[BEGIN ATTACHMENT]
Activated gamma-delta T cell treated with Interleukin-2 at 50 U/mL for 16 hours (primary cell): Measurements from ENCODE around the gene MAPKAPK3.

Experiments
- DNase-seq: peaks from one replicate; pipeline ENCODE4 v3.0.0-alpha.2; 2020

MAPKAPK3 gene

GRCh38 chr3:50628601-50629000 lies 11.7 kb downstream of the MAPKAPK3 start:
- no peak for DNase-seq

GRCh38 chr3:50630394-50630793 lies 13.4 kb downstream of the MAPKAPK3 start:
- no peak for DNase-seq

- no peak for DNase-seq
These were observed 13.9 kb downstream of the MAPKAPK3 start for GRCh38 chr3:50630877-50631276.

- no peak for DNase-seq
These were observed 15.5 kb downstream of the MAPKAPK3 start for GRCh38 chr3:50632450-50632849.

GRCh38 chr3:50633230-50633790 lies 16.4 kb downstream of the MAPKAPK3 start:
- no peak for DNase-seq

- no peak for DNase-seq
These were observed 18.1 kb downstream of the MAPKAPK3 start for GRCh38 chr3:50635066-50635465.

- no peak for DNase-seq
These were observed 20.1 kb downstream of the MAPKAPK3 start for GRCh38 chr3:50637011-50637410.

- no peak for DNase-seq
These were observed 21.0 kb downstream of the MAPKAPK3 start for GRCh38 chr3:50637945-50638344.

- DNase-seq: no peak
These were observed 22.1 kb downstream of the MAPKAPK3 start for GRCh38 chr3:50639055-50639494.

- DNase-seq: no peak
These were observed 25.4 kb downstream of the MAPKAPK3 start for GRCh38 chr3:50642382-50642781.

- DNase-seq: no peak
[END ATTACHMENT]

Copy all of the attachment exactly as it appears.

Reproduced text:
Activated gamma-delta T cell treated with Interleukin-2 at 50 U/mL for 16 hours (primary cell): Measurements from ENCODE around the gene MAPKAPK3.

Experiments
- DNase-seq: peaks from one replicate; pipeline ENCODE4 v3.0.0-alpha.2; 2020

MAPKAPK3 gene

GRCh38 chr3:50628601-50629000 lies 11.7 kb downstream of the MAPKAPK3 start:
- no peak for DNase-seq

GRCh38 chr3:50630394-50630793 lies 13.4 kb downstream of the MAPKAPK3 start:
- no peak for DNase-seq

- no peak for DNase-seq
These were observed 13.9 kb downstream of the MAPKAPK3 start for GRCh38 chr3:50630877-50631276.

- no peak for DNase-seq
These were observed 15.5 kb downstream of the MAPKAPK3 start for GRCh38 chr3:50632450-50632849.

GRCh38 chr3:50633230-50633790 lies 16.4 kb downstream of the MAPKAPK3 start:
- no peak for DNase-seq

- no peak for DNase-seq
These were observed 18.1 kb downstream of the MAPKAPK3 start for GRCh38 chr3:50635066-50635465.

- no peak for DNase-seq
These were observed 20.1 kb downstream of the MAPKAPK3 start for GRCh38 chr3:50637011-50637410.

- no peak for DNase-seq
These were observed 21.0 kb downstream of the MAPKAPK3 start for GRCh38 chr3:50637945-50638344.

- DNase-seq: no peak
These were observed 22.1 kb downstream of the MAPKAPK3 start for GRCh38 chr3:50639055-50639494.

- DNase-seq: no peak
These were observed 25.4 kb downstream of the MAPKAPK3 start for GRCh38 chr3:50642382-50642781.

- DNase-seq: no peak